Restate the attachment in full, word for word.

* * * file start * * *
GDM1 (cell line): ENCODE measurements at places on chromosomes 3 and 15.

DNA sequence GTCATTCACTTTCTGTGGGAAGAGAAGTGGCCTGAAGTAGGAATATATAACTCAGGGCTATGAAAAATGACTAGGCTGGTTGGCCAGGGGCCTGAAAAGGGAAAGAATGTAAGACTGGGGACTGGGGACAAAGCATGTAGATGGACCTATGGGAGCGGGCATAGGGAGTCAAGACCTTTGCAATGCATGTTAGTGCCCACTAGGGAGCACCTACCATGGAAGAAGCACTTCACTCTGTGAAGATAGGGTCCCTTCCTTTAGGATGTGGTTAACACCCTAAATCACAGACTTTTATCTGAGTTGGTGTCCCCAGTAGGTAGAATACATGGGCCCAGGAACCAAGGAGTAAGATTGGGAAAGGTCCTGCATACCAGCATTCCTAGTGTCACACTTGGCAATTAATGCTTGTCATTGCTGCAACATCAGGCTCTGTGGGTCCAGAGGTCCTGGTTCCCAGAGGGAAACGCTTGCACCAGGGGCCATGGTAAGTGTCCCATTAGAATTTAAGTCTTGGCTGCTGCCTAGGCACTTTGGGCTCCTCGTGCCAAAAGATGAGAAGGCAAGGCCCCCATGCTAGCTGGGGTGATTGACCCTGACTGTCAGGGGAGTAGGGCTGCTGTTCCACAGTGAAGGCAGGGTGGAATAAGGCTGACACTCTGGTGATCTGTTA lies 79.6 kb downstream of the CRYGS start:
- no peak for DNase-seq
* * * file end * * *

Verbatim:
GDM1 (cell line): ENCODE measurements at places on chromosomes 3 and 15.

DNA sequence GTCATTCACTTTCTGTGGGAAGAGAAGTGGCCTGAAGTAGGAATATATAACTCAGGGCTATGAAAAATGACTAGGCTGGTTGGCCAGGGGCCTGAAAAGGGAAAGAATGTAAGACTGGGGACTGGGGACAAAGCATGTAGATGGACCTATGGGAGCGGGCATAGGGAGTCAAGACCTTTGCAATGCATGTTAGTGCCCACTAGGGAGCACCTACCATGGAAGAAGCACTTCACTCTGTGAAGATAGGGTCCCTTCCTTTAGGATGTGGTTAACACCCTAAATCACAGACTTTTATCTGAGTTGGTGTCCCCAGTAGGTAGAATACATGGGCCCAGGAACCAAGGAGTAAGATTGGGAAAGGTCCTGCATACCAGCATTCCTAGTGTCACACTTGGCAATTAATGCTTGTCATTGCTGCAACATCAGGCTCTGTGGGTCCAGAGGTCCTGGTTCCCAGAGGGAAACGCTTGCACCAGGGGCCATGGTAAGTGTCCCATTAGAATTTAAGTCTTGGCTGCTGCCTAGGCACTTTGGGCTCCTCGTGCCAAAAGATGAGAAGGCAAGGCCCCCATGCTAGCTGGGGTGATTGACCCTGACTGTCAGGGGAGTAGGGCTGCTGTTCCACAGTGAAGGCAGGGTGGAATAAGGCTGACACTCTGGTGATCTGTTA lies 79.6 kb downstream of the CRYGS start:
- no peak for DNase-seq